Khama blocks Ramaotwana

SHARE   |   Monday, 09 October 2017   |   By Ditiro Motlhabane
Ramaotwana Ramaotwana

Former Gaborone Mayor, Ramaotwana Nelson Ramaotwana – Botswana National Front’s (BNF) Secretary for International Affairs – has joined a long list of victims that were blocked by President Ian Khama from being appointed to the judiciary notwithstanding recommendations from the Judicial Service Commission (JSC). Information unearthed by The Patriot on Sunday shows that following a recommendation in February 2015 Khama refused to appoint Ramaotwana to the position of Senior Magistrate which had become available in Molepolole. He was then senior prosecution (state) counsel at Attorney General's Chambers based in Lobatse. A round robin resolution of the JSC meeting dated 25th February 2015, which was passed to Office of the President for approval, reads: "It is recommended that Mr Ramaotwana Nelson Ramaotwana be appointed Senior Magistrate". Currently in private practice, Ramaotwana says he was never given reasons why his application for the post was unsuccessful. However, in a shocking turn of events that left him convinced that Khama denied him the appointment because of his well-known political affiliation to opposition parties, Ramaotwana says he was visited by a man who claimed to be a 'messenger' from the Administration of Justice leadership. His message was simple: the JSC wanted him to know that they had recommended him for appointment to the Senior Magistrate post which had not been approved and there was nothing they could do. In another revealing development Ramaotwana says shortly after the strange visitor he received a telephone call from a woman claiming to be calling from Office of the President. She sought to establish if Ramaotwana was unhappy with the salary he was getting at AGs and if his application to join the magistracy was motivated by financial benefits. In addition, she wanted to know if Ramaotwana would stay at AGs if he was to be promoted to a position with an equivalent salary scale and benefits within AGs.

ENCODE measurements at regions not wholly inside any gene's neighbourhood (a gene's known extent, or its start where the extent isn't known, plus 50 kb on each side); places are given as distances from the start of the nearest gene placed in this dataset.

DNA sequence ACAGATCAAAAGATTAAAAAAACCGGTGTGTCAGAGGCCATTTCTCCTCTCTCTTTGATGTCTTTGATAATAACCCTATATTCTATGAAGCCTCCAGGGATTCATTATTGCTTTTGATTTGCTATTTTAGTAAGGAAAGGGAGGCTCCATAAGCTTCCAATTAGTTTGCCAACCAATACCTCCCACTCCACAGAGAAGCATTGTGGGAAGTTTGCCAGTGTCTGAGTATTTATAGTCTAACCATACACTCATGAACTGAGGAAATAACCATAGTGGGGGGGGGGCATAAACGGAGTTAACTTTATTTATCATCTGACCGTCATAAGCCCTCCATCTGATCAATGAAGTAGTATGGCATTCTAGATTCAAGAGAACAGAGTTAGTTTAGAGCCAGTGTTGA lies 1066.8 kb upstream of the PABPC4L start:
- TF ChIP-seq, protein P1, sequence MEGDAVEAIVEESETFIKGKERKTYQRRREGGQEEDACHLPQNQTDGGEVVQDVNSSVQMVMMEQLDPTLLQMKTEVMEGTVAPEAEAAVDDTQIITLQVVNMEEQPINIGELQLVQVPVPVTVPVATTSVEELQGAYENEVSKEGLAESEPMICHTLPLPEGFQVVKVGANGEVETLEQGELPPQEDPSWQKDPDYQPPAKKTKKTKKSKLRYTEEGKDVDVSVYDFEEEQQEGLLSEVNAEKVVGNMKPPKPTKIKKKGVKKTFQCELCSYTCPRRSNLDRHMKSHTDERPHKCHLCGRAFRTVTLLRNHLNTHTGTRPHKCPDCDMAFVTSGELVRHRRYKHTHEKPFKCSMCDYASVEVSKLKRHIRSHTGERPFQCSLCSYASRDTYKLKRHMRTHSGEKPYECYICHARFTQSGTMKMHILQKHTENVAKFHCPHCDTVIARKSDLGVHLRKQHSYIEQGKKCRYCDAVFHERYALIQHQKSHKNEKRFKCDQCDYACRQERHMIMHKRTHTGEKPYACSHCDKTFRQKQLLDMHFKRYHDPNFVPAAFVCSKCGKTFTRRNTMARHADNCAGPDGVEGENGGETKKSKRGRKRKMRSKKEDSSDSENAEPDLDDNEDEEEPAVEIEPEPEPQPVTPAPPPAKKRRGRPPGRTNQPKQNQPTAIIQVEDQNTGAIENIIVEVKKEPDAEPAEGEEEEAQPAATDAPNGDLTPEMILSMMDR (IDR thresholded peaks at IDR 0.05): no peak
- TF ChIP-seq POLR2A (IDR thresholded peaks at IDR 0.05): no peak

"I told her my motivation was simply professional development, hence the reason I wanted to move from prosecution to preside over matters. I told her I had stayed long enough in prosecution. I never heard from them again," says Ramaotwana, adding that he never pursued the matter to establish why Khama blocked his appointment because that would be a futile exercise. He later resigned from public service in frustration and is currently a private attorney at Kambai Attorneys in Gaborone. Ramaotwana is a long-time activist of the BNF, who in his student days was the president of the University of Botswana Student Representative Council under MASS BNF group. He was later elected Mayor of Gaborone under the same political party. His political activism only subsided when Ramaotwana, after vacating the mayoral office, secured employment with the AGs as a junior lawyer. He holds a Bachelor’s Degree in Law (LLB) from the University of Botswana obtained on the 9th October 2004 and a Master of Laws degree in Labour Law from the University of the North West, Republic of South Africa obtained on the 9th May 2013. Ramaotwana joins the likes of senior attorney Lizo Ngcongco and Omphemetse Motumise, whom Khama refused to appoint judges after doing well in interviews before the JSC and being recommended for approval. To date Khama continues to ignore an order by the highest court in the land – Court of Appeal – to effect appointment of Motumise to the bench as per JSC recommendations despite assurances from Minister of Justice, Defence and Security Shaw Kgathi and PSP Carter Morupisi. The duo appeared in a choreographed 'press briefing' broadcast on state television – Botswana television – declaring that Khama is in the process of complying with recommendations of the JSC and enforcing the court order which nullified and declared unlawful his refusal to appoint Motumise as a judge without justification.